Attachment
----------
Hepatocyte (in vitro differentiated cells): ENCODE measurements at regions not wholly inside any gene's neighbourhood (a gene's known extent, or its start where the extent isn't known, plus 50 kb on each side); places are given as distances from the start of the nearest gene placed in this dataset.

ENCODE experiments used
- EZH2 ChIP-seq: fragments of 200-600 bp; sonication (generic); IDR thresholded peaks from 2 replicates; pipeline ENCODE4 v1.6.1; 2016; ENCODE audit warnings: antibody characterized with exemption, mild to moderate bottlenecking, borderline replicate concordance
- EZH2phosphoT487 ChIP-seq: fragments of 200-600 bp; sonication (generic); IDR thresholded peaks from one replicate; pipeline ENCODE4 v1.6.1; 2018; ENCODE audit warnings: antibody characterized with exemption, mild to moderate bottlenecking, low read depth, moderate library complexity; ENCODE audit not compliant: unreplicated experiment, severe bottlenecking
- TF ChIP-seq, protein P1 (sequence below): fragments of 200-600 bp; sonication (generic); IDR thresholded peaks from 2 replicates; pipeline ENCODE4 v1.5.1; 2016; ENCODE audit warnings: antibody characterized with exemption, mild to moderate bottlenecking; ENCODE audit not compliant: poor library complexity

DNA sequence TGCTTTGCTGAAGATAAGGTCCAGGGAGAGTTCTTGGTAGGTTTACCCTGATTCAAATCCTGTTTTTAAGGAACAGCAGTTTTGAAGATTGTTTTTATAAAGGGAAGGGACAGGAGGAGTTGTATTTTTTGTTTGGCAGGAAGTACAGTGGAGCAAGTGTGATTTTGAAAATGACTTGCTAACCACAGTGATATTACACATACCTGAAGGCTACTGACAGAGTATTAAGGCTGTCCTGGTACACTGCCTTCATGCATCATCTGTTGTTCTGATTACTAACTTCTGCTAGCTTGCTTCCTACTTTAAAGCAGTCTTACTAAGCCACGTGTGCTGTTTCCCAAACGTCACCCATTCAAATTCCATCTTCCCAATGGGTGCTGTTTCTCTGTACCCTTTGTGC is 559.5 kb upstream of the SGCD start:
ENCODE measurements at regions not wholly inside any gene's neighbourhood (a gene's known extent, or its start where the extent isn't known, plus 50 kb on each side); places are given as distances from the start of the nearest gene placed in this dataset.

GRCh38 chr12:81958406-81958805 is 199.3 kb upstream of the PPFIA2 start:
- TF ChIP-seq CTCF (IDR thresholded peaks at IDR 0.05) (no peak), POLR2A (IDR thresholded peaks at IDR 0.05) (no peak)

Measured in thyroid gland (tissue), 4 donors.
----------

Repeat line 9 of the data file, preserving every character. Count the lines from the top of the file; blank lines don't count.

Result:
- TF ChIP-seq CTCF (IDR thresholded peaks at IDR 0.05) (no peak), POLR2A (IDR thresholded peaks at IDR 0.05) (no peak)